Wednesday, November 27, 2013
Boba Fett & Enlightenment: Part 1
In "The Empire Strikes Back," George Lucas introduced us to Boba Fett. While many (including some of those who made the second Star Wars film) saw the bounty hunter as evil, he performed a useful and necessary job. The smuggler Han Solo owed Jabba The Hutt a lot of money. Han had defaulted on his loan, and even after Jabba granted him an extension, Han still didn't repay him. So Jabba wrote up an arrest warrant. Like U.S. Marshal Gerard in "The Fugitive," (a movie Harrison Ford would later star in, after bidding farewell to his character of Han Solo), it wasn't Boba Fett's job to weigh the pros and cons of the situation. He wasn't a judge or jury. He simply served as the arresting officer in a sector of the galaxy overlooked by the Empire, and hence run by the Hutts.
Oh, and he had really cool armor, with all kinds of interesting weapons. His striking appearance made me wonder what kind of adventures he might have had, aside from that in the movie.
Last year, in "Preparing For Santa's Arrival," I told you how much I enjoyed The Mandalorian Armor, the first novel in K. W. Jeter's Boba Fett trilogy. Unlike his rivals, Boba Fett never captures his prey, and then tries to sell him to a higher bidder. Neither will he ever free a captive if the person offers him more money than the bounty he contracted for.
While he has previously operated independently, a curious thing happens when he join the Bounty Hunters Guild. Boba Fett becomes the fulcrum of all the discontent and envy between the group's members. Because he's such a capable person, those who would overthrow the current leadership curry favor with him. They propose alliances to him, each one suggesting that, after a coup, Fett can help him rule the guild. Simply by being there, Boba Fett disrupts all the checks and balances that previously prevented the members from acting on their greed and hatred. At the slightest suggestion of his potential support, each turns upon the other. In the process, the bounty hunters end up destroying the guild that has helped them to survive.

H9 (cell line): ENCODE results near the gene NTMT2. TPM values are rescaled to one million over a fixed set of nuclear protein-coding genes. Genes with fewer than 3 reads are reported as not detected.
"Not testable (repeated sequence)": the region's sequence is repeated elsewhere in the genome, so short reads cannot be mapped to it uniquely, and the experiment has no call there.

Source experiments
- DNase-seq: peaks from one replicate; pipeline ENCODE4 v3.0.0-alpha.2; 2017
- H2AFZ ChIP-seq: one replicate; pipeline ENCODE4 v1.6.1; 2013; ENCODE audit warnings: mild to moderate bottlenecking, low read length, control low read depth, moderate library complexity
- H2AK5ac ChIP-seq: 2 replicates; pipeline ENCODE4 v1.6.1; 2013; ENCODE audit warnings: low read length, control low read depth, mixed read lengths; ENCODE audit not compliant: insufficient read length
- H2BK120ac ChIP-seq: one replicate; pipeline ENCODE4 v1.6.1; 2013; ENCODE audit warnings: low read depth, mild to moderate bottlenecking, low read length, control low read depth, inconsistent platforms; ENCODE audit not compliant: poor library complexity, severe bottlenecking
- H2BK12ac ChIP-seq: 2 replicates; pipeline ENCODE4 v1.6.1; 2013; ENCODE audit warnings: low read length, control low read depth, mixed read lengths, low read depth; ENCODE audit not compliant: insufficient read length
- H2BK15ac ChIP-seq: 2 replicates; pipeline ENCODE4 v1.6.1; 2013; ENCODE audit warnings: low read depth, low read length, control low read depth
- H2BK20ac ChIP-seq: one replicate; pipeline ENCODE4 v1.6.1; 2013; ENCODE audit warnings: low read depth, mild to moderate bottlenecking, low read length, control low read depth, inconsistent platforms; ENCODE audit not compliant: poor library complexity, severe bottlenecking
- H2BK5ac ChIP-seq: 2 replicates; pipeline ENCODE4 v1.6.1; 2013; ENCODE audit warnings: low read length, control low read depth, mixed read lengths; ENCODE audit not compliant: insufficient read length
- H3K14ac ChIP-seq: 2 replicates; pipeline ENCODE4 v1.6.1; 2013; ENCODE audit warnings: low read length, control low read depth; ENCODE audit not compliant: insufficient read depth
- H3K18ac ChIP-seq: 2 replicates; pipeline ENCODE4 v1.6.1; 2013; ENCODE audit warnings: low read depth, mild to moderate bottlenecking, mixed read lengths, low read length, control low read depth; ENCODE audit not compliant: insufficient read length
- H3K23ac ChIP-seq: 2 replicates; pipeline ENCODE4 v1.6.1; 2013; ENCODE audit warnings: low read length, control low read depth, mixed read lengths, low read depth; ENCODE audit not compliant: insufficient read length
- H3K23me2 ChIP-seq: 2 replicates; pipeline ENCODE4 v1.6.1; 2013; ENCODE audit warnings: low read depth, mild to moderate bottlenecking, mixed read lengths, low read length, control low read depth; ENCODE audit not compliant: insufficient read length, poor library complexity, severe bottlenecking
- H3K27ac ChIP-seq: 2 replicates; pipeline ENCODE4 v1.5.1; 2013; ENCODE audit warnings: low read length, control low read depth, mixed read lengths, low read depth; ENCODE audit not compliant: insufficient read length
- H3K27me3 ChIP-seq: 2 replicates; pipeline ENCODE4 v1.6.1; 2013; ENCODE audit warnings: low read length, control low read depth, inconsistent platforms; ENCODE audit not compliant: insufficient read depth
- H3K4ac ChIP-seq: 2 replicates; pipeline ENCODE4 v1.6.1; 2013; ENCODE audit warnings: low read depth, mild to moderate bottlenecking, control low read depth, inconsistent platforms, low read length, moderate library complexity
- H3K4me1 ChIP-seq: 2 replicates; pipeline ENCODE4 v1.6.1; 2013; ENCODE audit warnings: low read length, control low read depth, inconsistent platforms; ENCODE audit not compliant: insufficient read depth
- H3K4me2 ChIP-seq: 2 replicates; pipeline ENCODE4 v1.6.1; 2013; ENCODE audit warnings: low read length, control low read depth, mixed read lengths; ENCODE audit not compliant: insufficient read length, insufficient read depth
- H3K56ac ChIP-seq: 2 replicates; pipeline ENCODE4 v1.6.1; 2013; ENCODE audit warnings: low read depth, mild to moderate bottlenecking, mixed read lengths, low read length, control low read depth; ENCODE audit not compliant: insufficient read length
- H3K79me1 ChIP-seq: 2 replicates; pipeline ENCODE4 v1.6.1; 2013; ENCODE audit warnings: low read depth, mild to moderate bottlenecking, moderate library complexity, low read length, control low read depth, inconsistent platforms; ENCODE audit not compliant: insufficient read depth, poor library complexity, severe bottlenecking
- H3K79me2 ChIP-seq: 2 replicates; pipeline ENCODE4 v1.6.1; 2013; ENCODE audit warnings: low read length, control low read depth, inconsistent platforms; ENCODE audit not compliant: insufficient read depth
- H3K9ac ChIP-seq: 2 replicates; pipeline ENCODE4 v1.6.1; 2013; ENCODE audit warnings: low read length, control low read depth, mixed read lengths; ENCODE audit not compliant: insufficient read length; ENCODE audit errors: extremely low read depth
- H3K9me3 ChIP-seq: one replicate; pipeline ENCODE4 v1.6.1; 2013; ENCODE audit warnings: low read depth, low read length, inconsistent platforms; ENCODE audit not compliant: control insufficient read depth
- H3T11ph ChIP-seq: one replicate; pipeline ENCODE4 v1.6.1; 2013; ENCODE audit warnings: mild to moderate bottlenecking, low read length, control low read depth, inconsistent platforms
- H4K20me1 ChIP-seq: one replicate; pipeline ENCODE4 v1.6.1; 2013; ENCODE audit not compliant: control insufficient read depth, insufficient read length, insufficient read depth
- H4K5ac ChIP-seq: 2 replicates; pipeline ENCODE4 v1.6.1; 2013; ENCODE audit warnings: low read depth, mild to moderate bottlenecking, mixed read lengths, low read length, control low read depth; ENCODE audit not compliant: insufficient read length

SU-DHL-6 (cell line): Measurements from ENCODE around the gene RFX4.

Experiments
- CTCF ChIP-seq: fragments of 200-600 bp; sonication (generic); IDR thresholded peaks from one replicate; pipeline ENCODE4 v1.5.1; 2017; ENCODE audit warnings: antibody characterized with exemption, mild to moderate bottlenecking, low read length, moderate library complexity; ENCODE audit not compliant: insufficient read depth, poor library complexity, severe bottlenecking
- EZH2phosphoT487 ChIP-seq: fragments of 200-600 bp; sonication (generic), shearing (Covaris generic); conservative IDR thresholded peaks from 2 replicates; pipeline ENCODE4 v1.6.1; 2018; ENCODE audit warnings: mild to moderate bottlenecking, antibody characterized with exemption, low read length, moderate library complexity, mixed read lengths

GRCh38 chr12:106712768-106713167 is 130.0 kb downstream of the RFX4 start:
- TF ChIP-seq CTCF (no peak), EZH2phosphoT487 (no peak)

It's an interesting reminder of how, when we look at others to complete us, we often overlook the glaring faults in our own character. More on this thought--and the remaining books in the Boba Fett trilogy--tomorrow.
Related Dragon Cache entries
Preparing For Santa's Arrival